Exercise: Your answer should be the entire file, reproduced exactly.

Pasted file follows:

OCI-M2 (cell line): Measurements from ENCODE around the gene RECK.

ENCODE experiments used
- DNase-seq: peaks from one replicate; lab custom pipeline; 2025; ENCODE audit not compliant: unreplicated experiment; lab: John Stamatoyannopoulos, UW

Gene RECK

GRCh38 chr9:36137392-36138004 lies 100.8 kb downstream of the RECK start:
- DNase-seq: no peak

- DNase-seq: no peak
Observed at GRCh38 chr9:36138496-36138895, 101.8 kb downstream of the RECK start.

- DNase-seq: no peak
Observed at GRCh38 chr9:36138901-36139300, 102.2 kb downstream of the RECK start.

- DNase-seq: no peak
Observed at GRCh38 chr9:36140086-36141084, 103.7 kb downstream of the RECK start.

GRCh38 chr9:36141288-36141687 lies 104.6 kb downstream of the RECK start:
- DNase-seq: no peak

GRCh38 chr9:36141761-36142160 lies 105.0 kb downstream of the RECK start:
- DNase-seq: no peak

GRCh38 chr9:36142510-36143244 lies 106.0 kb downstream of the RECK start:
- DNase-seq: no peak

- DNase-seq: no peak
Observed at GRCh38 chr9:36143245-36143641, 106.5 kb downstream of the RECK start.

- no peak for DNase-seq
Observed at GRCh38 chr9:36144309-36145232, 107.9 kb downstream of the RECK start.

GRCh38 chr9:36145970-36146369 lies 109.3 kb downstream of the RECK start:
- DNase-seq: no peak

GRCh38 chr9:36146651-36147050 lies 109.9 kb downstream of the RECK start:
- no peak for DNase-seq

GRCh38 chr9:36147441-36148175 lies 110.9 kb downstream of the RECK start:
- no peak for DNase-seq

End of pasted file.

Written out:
OCI-M2 (cell line): Measurements from ENCODE around the gene RECK.

ENCODE experiments used
- DNase-seq: peaks from one replicate; lab custom pipeline; 2025; ENCODE audit not compliant: unreplicated experiment; lab: John Stamatoyannopoulos, UW

Gene RECK

GRCh38 chr9:36137392-36138004 lies 100.8 kb downstream of the RECK start:
- DNase-seq: no peak

- DNase-seq: no peak
Observed at GRCh38 chr9:36138496-36138895, 101.8 kb downstream of the RECK start.

- DNase-seq: no peak
Observed at GRCh38 chr9:36138901-36139300, 102.2 kb downstream of the RECK start.

- DNase-seq: no peak
Observed at GRCh38 chr9:36140086-36141084, 103.7 kb downstream of the RECK start.

GRCh38 chr9:36141288-36141687 lies 104.6 kb downstream of the RECK start:
- DNase-seq: no peak

GRCh38 chr9:36141761-36142160 lies 105.0 kb downstream of the RECK start:
- DNase-seq: no peak

GRCh38 chr9:36142510-36143244 lies 106.0 kb downstream of the RECK start:
- DNase-seq: no peak

- DNase-seq: no peak
Observed at GRCh38 chr9:36143245-36143641, 106.5 kb downstream of the RECK start.

- no peak for DNase-seq
Observed at GRCh38 chr9:36144309-36145232, 107.9 kb downstream of the RECK start.

GRCh38 chr9:36145970-36146369 lies 109.3 kb downstream of the RECK start:
- DNase-seq: no peak

GRCh38 chr9:36146651-36147050 lies 109.9 kb downstream of the RECK start:
- no peak for DNase-seq

GRCh38 chr9:36147441-36148175 lies 110.9 kb downstream of the RECK start:
- no peak for DNase-seq